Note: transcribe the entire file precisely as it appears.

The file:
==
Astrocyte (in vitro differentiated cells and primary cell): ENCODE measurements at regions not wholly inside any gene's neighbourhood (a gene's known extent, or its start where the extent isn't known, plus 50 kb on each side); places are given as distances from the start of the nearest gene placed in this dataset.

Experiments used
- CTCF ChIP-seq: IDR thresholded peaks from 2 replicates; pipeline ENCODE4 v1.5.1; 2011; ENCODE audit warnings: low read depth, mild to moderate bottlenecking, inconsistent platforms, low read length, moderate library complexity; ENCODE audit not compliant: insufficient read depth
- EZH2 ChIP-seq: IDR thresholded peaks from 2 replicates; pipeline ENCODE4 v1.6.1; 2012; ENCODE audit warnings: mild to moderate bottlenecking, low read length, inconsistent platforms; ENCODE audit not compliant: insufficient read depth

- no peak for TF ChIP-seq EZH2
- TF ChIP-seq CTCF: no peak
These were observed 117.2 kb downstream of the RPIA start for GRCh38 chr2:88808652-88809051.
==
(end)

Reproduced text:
Astrocyte (in vitro differentiated cells and primary cell): ENCODE measurements at regions not wholly inside any gene's neighbourhood (a gene's known extent, or its start where the extent isn't known, plus 50 kb on each side); places are given as distances from the start of the nearest gene placed in this dataset.

Experiments used
- CTCF ChIP-seq: IDR thresholded peaks from 2 replicates; pipeline ENCODE4 v1.5.1; 2011; ENCODE audit warnings: low read depth, mild to moderate bottlenecking, inconsistent platforms, low read length, moderate library complexity; ENCODE audit not compliant: insufficient read depth
- EZH2 ChIP-seq: IDR thresholded peaks from 2 replicates; pipeline ENCODE4 v1.6.1; 2012; ENCODE audit warnings: mild to moderate bottlenecking, low read length, inconsistent platforms; ENCODE audit not compliant: insufficient read depth

- no peak for TF ChIP-seq EZH2
- TF ChIP-seq CTCF: no peak
These were observed 117.2 kb downstream of the RPIA start for GRCh38 chr2:88808652-88809051.